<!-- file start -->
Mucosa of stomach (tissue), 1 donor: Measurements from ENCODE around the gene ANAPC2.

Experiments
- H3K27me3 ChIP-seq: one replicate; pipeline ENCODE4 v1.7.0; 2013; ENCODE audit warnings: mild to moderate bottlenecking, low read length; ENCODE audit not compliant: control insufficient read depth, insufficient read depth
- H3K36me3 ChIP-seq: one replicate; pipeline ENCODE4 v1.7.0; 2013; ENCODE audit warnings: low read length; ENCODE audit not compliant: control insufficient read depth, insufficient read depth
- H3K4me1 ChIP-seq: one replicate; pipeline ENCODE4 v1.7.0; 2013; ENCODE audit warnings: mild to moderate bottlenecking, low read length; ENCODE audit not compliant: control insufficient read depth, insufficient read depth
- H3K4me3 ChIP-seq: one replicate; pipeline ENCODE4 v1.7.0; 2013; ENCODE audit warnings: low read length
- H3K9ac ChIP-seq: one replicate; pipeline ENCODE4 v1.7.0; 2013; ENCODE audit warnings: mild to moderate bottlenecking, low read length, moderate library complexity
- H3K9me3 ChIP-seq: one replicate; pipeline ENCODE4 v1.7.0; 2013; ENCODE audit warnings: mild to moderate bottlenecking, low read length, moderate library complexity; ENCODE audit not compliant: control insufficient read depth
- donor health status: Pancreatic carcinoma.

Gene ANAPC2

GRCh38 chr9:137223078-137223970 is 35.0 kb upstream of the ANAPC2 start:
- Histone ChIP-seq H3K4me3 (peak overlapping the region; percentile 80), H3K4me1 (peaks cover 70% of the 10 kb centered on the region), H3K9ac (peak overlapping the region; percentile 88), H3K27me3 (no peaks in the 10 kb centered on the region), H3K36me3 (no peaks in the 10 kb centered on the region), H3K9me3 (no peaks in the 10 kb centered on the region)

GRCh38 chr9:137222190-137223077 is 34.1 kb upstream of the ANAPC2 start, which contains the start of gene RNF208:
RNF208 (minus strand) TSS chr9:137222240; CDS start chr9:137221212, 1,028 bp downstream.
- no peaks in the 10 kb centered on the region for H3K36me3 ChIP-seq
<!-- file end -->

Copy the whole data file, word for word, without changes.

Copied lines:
Mucosa of stomach (tissue), 1 donor: Measurements from ENCODE around the gene ANAPC2.

Experiments
- H3K27me3 ChIP-seq: one replicate; pipeline ENCODE4 v1.7.0; 2013; ENCODE audit warnings: mild to moderate bottlenecking, low read length; ENCODE audit not compliant: control insufficient read depth, insufficient read depth
- H3K36me3 ChIP-seq: one replicate; pipeline ENCODE4 v1.7.0; 2013; ENCODE audit warnings: low read length; ENCODE audit not compliant: control insufficient read depth, insufficient read depth
- H3K4me1 ChIP-seq: one replicate; pipeline ENCODE4 v1.7.0; 2013; ENCODE audit warnings: mild to moderate bottlenecking, low read length; ENCODE audit not compliant: control insufficient read depth, insufficient read depth
- H3K4me3 ChIP-seq: one replicate; pipeline ENCODE4 v1.7.0; 2013; ENCODE audit warnings: low read length
- H3K9ac ChIP-seq: one replicate; pipeline ENCODE4 v1.7.0; 2013; ENCODE audit warnings: mild to moderate bottlenecking, low read length, moderate library complexity
- H3K9me3 ChIP-seq: one replicate; pipeline ENCODE4 v1.7.0; 2013; ENCODE audit warnings: mild to moderate bottlenecking, low read length, moderate library complexity; ENCODE audit not compliant: control insufficient read depth
- donor health status: Pancreatic carcinoma.

Gene ANAPC2

GRCh38 chr9:137223078-137223970 is 35.0 kb upstream of the ANAPC2 start:
- Histone ChIP-seq H3K4me3 (peak overlapping the region; percentile 80), H3K4me1 (peaks cover 70% of the 10 kb centered on the region), H3K9ac (peak overlapping the region; percentile 88), H3K27me3 (no peaks in the 10 kb centered on the region), H3K36me3 (no peaks in the 10 kb centered on the region), H3K9me3 (no peaks in the 10 kb centered on the region)

GRCh38 chr9:137222190-137223077 is 34.1 kb upstream of the ANAPC2 start, which contains the start of gene RNF208:
RNF208 (minus strand) TSS chr9:137222240; CDS start chr9:137221212, 1,028 bp downstream.
- no peaks in the 10 kb centered on the region for H3K36me3 ChIP-seq